(Anita Calero)

24. Joaquina Botanica

Giovanna Campagna created Joaquina Botánica with the mission of creating a clean skincare line with botanicals indigenous to Latin America.

25. The Juicy Leaf

Felix Navarro’s Glassell Park plant shop features terrariums and succulent arrangements, houseplants, cactuses and housewares. He also offers DIY arrangements that you can create by following the step-by-step instructions on his Instagram.

A woman arranges colorful ceramic plates and bowls on a table.
Joanna Williams, at her West Adams store Kneeland Co. Rarities, which features products from around the world.
(Photo from Joanna Williams)

26. Kneeland Co. Rarities

Joanna Williams, a longtime vintage textile consultant, expanded her company to include a bricks-and-mortar store in West Adams specializing in one-of-a-kind, globally sourced and handmade home goods and jewelry.

27. The L.A. Garden

Latin-inspired stickers, clothing, home and office products as well as succulent arrangements by Dianna Martinez. You can find Martinez at the DTLA farmers market on Sundays from 9 a.m. to 3 p.m. on 5th and Broadway in front of the Last Bookstore.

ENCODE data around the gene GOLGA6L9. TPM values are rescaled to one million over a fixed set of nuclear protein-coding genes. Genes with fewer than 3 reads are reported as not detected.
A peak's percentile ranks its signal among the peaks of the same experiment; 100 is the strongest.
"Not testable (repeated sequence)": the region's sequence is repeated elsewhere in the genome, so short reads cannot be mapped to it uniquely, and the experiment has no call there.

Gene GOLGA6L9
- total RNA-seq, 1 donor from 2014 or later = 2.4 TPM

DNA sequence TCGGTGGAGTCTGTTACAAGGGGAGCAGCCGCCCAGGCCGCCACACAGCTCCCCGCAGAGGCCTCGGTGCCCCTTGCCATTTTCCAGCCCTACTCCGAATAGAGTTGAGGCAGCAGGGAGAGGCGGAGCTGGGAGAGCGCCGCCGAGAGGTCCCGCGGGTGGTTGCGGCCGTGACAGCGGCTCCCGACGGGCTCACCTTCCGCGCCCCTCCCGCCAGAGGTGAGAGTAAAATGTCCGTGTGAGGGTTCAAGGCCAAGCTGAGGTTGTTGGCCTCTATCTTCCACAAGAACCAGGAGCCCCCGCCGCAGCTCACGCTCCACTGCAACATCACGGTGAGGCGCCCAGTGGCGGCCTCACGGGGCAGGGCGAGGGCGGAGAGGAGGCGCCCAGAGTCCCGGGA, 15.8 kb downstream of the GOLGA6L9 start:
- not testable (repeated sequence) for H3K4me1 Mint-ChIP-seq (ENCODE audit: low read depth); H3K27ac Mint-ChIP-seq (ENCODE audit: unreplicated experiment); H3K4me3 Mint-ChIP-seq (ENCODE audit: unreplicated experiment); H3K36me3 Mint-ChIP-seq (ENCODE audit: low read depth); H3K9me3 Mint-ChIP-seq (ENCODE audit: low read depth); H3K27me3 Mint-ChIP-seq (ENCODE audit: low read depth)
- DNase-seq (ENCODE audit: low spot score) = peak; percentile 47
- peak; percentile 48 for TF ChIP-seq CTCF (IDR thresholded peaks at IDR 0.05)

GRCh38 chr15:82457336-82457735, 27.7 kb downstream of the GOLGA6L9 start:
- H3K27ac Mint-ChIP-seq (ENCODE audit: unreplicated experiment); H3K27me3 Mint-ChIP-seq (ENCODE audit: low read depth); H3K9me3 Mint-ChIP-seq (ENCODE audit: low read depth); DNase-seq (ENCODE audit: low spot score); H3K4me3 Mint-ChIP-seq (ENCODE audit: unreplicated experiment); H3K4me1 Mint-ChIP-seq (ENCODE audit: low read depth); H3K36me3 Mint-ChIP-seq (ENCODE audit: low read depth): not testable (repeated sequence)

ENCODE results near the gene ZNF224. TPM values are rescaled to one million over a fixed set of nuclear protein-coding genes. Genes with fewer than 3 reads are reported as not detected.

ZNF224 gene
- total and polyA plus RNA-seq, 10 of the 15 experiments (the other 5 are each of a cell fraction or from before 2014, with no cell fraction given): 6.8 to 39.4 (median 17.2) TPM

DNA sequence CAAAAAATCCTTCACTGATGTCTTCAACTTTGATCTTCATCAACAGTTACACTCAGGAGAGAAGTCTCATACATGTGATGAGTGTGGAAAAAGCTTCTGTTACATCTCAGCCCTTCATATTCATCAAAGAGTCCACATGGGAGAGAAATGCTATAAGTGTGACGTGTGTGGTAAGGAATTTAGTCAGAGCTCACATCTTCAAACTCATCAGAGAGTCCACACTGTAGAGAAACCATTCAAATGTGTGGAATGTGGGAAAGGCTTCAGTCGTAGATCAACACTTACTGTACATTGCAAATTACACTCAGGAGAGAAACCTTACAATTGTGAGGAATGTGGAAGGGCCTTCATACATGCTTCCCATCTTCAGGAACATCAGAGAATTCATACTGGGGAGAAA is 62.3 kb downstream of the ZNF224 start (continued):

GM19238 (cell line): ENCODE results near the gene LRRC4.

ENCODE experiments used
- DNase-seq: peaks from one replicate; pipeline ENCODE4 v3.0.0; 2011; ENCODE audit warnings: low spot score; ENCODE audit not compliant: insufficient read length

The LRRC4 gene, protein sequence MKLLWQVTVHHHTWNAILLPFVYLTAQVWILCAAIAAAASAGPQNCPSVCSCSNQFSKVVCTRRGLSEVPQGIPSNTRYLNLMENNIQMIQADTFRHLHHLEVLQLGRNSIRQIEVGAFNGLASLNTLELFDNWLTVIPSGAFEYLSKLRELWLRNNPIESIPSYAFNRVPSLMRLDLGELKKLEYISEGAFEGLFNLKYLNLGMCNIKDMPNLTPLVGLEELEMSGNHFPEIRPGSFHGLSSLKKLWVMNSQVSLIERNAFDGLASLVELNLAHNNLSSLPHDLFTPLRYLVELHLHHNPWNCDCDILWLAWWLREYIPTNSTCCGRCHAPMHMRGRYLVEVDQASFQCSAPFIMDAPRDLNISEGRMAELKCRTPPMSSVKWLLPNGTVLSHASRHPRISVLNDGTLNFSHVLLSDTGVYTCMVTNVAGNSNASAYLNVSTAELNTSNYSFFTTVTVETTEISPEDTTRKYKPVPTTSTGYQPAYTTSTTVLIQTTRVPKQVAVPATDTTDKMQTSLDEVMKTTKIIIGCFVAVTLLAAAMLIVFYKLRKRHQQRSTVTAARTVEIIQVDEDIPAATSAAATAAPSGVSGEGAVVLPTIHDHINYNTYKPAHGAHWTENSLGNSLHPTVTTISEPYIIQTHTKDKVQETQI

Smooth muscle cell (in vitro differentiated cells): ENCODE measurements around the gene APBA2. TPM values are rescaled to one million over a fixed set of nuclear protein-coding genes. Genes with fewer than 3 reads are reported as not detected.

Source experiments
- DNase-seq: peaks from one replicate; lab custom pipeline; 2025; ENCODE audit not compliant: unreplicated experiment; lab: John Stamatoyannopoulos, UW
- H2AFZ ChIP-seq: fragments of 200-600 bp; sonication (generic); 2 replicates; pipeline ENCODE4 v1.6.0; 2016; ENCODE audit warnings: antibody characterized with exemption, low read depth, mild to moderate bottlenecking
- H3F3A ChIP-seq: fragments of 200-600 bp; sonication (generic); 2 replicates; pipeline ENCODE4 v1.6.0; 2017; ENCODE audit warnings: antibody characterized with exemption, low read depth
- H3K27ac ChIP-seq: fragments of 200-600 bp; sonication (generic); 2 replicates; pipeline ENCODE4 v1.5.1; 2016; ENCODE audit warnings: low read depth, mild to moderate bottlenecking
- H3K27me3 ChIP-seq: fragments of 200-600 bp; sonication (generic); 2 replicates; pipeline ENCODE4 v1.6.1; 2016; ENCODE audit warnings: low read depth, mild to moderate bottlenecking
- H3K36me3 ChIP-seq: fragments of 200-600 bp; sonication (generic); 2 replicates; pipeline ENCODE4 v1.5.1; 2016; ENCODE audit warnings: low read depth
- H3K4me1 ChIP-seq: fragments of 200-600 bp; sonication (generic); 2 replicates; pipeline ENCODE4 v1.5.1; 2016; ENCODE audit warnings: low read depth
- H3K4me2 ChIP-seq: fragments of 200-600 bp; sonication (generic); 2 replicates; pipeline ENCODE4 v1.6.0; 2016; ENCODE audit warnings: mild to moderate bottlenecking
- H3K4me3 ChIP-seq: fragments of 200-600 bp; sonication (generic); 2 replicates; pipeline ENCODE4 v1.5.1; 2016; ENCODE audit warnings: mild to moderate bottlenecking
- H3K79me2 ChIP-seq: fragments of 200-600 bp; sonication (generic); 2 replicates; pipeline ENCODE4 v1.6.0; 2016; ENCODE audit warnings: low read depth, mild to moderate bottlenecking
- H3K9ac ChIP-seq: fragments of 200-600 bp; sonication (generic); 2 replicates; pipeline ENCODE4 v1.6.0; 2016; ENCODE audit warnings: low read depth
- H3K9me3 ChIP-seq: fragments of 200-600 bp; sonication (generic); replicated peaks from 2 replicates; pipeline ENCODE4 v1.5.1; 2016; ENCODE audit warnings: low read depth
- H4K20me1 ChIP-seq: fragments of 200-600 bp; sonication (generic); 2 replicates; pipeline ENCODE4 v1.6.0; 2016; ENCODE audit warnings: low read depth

28. Latinx Lineage Culture

Artist Ralph Lubia designs sportswear inspired by Latinx culture, including T-shirts, hoodies, hats and leggings.

29. Latinx With Plants

Andi Xoch started selling houseplants on her Instagram account, Latinx With Plants, which led to the opening of her first plant shop in Boyle Heights last month.

30. Lenita by Grita

Nemuel DePaula of the design studio Grita resumes his flower truck deliveries — courtesy of a pink ’91 Dodge Aeromate — on Oct. 1. Additionally, he opened a flower shop this month at 1242 20th St. in Santa Monica.

31. Lil’ Libros

Los Angeles moms Patty Rodriguez and Ariana Stein started Lil’ Libros in 2014 after they had a hard time finding children’s books in both English and Spanish. Their picture books, written by the co-founders, are designed to introduce bilingualism and Latin American culture to children.

A man in denim, a straw hat and a face mask stands amid rows of succulents at a nursery.